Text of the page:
physicists have created a quantum boomerang For the first time.

 Hundreds of thousands of lithium atoms cooled to near absolute zero exhibit an unusual quantum effect similar to a boomerang.

The quantum boomerang effect was observed in a vacuum of 100,000 lithium atoms.Tony Mastres/David Weld Lab at University of California, Santa Barbara
The quantum boomerang effect was observed in a vacuum of 100,000 lithium atoms.Tony Mastres/David Weld Lab at University of California, Santa Barbara

For the first time, researchers were able to demonstrate a strange phenomenon known as the quantum boomerang effect.

David Weld and his colleagues at the University of California, Santa Barbara cooled hundreds of thousands of lithium atoms to near-absolute zero inside a small vacuum-sealed box. They used lasers to align the lithium atoms in a straight line and maintain them in a quantum state that they hoped would reveal the boomerang effect.


The laser was then used to gently nudge the atoms. As a result, they went from having negative average momentum to having positive average momentum. If the same thing happened to a ball, it would roll away, but the team discovered that the atoms' average momentum quickly returned to zero due to the quantum boomerang effect.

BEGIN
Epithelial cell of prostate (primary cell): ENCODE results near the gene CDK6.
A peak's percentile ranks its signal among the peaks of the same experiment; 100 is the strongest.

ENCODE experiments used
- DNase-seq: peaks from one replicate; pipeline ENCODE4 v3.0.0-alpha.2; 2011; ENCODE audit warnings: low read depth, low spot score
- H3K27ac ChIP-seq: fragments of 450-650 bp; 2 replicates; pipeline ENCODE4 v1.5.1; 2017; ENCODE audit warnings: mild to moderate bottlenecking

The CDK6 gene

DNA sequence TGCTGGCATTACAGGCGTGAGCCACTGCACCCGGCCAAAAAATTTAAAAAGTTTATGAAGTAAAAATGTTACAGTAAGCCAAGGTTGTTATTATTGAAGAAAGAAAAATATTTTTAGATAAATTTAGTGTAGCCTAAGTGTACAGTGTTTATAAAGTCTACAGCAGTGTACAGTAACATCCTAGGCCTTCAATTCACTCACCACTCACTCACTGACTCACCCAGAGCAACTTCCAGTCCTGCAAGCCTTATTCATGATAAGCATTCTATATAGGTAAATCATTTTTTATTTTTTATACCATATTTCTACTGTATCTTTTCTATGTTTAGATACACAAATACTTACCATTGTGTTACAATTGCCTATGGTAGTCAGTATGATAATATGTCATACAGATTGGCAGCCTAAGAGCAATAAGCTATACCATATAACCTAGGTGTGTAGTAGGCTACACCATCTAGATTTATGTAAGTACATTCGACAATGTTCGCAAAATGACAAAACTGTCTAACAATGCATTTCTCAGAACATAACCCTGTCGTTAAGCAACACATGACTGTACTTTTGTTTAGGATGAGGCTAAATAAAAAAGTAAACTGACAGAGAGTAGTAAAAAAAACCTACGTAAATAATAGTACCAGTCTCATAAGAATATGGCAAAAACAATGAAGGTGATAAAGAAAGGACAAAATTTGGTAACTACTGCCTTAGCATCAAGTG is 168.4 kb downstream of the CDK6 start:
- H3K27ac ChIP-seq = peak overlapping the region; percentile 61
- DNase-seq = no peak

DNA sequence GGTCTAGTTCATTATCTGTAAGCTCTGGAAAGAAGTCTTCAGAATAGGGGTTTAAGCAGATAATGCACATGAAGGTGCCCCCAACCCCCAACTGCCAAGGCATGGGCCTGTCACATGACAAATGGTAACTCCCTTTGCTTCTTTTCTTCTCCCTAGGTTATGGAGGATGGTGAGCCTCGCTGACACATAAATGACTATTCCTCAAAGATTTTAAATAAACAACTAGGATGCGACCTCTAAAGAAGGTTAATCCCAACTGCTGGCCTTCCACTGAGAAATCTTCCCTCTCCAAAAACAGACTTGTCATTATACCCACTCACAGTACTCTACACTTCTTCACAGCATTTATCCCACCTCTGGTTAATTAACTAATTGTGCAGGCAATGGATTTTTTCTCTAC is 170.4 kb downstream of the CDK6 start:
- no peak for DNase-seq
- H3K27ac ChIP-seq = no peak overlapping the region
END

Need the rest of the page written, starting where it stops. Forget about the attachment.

Initially, theorists proposed that this boomerang effect could occur with electrons moving inside a crystal filled with dirt particles, but this has proven difficult to demonstrate and study. Weld and his colleagues avoided this difficulty by focusing on very cold atoms that can be precisely manipulated with lasers.

The new experiment was presented by Weld and colleagues in May at the DAMOP conference in Orlando, Florida.

He says the next step is to see if boomeranging occurs when super cold atoms interact very intensely with each other. Because the behavior of such highly coordinated atoms is poorly understood, seeing them boomerang could reveal something new about quantum physics.


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